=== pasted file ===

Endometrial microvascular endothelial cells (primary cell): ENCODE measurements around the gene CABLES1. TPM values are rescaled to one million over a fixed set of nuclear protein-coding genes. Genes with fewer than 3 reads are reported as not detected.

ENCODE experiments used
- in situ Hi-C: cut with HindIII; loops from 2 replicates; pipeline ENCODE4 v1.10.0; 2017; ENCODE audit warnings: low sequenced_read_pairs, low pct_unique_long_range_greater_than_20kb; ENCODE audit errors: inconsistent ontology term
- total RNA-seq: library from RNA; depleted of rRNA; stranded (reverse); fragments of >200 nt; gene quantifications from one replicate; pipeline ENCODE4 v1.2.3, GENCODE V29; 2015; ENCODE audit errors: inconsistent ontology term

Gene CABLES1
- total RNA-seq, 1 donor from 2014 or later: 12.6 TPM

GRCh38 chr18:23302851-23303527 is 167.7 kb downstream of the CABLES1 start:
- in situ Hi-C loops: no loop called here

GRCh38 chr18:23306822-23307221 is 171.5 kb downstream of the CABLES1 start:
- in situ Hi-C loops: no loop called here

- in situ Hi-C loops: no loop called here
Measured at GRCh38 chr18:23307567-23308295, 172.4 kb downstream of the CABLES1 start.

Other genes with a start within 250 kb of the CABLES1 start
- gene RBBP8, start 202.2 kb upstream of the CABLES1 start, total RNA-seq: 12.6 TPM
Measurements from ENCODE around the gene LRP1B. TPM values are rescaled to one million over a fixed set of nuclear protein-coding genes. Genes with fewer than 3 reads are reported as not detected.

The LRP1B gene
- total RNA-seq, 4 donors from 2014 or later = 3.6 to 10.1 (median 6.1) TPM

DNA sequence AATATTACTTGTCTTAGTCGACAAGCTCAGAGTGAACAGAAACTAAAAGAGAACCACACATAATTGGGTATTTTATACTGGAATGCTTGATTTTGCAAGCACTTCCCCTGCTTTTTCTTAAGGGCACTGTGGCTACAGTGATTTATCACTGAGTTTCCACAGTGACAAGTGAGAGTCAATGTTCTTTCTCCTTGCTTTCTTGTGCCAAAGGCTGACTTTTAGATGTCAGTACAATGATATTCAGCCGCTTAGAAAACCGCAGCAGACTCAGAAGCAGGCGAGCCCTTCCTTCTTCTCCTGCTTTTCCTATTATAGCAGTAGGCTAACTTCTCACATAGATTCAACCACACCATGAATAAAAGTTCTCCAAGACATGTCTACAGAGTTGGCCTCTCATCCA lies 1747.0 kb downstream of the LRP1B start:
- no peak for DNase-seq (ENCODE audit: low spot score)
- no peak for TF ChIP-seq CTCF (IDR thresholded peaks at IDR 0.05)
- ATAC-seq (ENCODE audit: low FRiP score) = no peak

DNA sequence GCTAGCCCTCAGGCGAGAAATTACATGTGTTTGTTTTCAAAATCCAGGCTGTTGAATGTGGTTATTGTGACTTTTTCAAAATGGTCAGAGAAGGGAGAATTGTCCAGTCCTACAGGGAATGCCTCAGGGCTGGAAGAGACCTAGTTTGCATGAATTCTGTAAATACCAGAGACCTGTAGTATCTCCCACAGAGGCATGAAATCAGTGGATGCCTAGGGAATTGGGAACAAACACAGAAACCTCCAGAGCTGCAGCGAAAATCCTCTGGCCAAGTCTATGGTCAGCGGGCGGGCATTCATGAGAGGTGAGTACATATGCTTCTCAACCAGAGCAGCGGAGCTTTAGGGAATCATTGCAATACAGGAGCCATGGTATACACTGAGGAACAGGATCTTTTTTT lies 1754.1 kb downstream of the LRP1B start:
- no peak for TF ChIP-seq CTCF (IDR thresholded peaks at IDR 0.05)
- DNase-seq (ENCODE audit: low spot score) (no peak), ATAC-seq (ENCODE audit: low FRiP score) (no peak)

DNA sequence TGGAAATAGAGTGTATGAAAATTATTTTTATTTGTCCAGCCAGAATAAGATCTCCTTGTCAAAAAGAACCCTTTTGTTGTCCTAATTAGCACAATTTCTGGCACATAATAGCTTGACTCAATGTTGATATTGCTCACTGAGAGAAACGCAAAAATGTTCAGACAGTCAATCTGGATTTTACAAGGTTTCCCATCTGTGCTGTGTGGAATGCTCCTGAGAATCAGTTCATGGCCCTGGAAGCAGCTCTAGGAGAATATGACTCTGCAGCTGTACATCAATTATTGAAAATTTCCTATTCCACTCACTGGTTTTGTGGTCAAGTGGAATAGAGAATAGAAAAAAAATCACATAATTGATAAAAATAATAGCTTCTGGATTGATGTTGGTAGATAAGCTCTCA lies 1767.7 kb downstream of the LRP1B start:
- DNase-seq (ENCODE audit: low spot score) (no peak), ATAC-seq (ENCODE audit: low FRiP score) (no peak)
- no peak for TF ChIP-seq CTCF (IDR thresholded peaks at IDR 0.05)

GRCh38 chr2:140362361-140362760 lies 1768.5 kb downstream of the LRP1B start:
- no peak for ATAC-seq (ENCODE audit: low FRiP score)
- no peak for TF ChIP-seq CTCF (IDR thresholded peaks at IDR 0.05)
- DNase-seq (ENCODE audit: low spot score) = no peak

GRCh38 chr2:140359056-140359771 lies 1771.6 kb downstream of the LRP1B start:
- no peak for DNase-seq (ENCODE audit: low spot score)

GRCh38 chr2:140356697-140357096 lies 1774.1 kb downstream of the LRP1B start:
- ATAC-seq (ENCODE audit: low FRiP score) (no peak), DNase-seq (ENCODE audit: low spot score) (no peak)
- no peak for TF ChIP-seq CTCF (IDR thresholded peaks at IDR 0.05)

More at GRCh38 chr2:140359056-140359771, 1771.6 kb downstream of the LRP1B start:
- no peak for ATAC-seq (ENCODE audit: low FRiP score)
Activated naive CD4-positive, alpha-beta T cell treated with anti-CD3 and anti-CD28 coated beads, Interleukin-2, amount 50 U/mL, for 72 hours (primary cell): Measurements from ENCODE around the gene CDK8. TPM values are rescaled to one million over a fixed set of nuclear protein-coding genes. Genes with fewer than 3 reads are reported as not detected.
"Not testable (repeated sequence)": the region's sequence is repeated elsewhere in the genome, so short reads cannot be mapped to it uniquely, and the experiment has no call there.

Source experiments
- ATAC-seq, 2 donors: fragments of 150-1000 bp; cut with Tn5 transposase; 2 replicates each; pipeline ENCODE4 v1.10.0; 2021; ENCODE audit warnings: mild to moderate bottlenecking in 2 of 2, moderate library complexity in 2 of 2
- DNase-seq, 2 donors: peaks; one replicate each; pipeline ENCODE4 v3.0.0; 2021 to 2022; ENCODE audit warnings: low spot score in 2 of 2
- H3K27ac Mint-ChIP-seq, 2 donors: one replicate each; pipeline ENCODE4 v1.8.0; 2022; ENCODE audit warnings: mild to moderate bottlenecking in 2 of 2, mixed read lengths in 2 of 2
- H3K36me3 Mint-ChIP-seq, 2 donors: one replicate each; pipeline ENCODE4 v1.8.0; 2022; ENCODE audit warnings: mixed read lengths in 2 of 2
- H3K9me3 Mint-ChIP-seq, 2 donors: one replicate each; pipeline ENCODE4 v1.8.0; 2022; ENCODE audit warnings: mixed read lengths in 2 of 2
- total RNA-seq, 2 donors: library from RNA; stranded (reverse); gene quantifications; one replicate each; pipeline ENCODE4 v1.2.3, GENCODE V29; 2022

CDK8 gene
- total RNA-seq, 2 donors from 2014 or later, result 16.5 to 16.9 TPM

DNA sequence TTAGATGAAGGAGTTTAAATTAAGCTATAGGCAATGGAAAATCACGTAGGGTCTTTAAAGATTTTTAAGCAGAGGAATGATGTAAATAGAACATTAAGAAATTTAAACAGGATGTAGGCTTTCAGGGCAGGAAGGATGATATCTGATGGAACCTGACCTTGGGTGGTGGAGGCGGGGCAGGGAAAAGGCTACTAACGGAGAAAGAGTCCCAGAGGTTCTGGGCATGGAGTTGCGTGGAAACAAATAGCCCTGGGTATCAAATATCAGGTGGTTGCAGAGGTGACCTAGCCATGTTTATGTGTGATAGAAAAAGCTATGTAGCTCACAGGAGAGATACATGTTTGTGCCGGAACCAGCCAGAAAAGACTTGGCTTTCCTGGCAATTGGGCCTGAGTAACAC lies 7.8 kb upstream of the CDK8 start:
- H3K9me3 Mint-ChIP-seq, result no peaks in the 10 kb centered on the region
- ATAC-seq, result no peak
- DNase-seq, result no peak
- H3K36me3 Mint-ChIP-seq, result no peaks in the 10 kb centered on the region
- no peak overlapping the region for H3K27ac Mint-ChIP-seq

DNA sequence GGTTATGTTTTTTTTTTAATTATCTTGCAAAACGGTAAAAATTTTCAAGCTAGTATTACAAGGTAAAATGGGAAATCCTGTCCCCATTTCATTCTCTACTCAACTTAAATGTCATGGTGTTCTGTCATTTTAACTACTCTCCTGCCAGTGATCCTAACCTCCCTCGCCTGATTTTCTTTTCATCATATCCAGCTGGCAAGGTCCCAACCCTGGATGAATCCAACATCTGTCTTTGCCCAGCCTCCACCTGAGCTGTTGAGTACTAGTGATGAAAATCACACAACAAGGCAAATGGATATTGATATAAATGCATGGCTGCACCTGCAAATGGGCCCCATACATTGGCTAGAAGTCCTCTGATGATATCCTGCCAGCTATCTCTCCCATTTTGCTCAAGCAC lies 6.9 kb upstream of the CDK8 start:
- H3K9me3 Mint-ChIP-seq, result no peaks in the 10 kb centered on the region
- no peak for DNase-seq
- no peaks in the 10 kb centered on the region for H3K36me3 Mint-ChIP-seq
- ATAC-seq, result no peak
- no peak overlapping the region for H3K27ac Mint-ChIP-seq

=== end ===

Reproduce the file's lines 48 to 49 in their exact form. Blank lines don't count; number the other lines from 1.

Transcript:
CDK8 gene
- total RNA-seq, 2 donors from 2014 or later, result 16.5 to 16.9 TPM